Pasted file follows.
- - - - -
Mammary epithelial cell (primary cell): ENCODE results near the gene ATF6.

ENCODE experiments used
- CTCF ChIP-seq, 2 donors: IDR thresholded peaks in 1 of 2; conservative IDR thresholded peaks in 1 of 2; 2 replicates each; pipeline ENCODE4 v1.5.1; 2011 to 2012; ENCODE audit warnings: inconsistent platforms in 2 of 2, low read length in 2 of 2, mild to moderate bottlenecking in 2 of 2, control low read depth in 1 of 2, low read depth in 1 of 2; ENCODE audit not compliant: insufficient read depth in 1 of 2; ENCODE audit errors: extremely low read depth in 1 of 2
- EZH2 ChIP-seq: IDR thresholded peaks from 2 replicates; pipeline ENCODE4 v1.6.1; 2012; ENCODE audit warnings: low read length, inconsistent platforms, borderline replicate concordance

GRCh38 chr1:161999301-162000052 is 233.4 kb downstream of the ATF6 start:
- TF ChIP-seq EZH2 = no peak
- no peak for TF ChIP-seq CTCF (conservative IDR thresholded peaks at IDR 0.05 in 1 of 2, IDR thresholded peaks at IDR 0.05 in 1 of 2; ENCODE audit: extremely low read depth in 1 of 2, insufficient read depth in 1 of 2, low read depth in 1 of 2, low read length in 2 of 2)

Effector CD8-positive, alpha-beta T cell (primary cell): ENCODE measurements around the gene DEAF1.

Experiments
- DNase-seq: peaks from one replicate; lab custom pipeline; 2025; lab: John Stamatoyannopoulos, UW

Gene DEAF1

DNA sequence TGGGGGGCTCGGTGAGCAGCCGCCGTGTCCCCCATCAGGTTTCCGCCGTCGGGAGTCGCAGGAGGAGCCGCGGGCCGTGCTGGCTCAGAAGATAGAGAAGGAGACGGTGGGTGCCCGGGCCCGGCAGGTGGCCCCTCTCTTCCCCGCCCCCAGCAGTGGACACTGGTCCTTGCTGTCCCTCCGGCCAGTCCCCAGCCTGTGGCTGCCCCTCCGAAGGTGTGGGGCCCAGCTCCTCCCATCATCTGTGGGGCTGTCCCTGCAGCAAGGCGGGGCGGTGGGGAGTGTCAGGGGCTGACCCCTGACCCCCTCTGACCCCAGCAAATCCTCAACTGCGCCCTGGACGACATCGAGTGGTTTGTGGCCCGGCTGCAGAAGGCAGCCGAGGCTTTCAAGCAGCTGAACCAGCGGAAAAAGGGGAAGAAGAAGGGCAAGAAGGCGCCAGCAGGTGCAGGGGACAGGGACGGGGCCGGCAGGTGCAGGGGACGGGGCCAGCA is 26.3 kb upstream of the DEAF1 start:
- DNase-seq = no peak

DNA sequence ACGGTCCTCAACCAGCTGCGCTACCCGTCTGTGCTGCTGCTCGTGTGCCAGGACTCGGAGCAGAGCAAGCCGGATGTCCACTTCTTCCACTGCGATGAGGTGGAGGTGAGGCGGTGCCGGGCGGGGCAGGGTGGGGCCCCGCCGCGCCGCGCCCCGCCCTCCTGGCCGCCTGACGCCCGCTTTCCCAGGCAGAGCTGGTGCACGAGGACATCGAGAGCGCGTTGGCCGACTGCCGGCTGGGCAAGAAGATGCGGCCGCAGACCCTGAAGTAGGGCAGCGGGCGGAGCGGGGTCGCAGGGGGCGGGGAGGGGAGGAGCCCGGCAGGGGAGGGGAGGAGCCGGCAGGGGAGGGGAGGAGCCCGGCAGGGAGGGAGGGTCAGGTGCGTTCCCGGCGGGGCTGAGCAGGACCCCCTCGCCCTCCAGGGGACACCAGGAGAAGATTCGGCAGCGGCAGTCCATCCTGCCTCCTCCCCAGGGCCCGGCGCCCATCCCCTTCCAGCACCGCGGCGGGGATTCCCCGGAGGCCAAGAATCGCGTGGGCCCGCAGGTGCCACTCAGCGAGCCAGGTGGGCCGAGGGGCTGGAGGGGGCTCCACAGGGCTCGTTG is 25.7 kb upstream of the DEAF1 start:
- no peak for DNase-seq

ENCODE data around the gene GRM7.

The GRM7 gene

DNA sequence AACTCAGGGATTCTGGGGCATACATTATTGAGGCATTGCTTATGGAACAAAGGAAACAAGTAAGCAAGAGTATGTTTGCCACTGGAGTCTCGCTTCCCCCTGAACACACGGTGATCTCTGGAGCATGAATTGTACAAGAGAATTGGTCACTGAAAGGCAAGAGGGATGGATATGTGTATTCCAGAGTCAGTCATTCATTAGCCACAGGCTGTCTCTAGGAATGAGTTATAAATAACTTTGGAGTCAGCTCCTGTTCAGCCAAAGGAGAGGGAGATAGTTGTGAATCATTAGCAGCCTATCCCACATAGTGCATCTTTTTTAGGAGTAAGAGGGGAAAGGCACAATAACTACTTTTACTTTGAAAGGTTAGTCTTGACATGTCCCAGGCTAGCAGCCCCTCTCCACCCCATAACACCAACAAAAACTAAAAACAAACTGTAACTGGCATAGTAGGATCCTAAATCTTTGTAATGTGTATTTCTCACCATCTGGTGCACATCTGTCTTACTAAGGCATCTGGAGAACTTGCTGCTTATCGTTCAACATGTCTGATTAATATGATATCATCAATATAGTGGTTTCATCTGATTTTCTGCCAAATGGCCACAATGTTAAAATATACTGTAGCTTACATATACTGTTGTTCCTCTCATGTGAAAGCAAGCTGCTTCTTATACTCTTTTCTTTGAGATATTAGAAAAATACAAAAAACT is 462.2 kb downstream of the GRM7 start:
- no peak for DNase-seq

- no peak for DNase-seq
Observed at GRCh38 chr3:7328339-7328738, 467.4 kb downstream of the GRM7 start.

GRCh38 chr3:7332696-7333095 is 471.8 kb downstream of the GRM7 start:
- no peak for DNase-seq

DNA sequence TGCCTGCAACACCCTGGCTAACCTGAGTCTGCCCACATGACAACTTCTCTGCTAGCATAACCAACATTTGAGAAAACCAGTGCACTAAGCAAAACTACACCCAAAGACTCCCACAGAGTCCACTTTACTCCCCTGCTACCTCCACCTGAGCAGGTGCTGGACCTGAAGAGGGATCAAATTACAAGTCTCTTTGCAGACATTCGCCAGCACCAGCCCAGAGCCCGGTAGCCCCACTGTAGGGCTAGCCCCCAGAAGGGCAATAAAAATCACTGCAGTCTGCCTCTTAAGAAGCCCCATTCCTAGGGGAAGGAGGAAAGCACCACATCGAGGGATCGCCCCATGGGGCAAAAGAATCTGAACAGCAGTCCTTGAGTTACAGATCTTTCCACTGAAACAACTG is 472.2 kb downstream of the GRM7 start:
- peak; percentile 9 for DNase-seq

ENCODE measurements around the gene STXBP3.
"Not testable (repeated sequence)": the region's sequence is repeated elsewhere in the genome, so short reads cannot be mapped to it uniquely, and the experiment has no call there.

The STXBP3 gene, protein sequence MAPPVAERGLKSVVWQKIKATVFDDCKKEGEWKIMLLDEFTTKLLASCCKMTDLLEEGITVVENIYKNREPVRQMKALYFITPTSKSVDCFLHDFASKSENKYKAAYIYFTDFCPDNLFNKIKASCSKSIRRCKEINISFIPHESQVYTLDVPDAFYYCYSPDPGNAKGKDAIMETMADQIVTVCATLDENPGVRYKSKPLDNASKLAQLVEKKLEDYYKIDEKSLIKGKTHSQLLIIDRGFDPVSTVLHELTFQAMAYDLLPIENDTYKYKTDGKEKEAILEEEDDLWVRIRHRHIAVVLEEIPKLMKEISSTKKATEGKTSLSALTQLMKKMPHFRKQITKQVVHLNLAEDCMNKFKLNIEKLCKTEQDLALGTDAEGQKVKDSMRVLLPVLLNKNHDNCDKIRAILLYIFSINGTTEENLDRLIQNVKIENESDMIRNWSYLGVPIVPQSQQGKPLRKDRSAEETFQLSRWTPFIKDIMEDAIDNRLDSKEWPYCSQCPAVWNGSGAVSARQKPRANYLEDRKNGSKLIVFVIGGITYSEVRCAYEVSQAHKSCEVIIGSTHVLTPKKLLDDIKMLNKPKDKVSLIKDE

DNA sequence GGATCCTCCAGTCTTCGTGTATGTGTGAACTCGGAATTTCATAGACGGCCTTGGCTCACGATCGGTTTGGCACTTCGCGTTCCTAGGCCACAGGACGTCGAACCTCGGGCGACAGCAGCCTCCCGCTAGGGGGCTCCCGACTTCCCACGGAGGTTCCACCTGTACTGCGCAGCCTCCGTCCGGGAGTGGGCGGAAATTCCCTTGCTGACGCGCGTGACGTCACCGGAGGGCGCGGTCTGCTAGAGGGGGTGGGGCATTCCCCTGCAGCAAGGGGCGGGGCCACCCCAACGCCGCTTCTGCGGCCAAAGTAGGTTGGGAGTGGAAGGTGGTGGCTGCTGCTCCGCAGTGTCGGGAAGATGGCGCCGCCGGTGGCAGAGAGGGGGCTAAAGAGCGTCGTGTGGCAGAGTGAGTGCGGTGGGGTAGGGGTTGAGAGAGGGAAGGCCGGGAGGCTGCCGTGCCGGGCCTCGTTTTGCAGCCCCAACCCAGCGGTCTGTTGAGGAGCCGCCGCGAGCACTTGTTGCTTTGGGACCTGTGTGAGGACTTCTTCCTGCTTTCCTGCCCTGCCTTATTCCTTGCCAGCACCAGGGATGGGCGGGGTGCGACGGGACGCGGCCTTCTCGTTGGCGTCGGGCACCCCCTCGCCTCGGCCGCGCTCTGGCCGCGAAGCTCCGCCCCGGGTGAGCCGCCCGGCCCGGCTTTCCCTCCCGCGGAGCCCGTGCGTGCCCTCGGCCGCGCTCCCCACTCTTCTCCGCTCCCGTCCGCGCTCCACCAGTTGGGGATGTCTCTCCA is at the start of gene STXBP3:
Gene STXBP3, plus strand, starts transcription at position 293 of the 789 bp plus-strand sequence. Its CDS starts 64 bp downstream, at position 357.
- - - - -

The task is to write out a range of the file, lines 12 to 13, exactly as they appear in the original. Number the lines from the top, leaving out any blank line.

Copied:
DNA sequence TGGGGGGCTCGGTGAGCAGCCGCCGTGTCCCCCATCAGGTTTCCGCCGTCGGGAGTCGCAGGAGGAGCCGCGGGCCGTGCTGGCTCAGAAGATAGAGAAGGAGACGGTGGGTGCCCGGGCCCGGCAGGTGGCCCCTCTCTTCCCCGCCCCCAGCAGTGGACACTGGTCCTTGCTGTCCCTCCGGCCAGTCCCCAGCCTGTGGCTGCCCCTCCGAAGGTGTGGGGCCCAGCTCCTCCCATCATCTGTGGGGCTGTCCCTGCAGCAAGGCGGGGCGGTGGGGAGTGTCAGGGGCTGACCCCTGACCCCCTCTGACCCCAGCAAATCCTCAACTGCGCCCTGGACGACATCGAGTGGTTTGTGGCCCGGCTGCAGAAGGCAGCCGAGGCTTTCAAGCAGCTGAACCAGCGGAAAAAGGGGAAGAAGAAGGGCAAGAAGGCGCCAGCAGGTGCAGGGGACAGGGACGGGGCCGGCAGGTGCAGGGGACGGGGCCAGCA is 26.3 kb upstream of the DEAF1 start:
- DNase-seq = no peak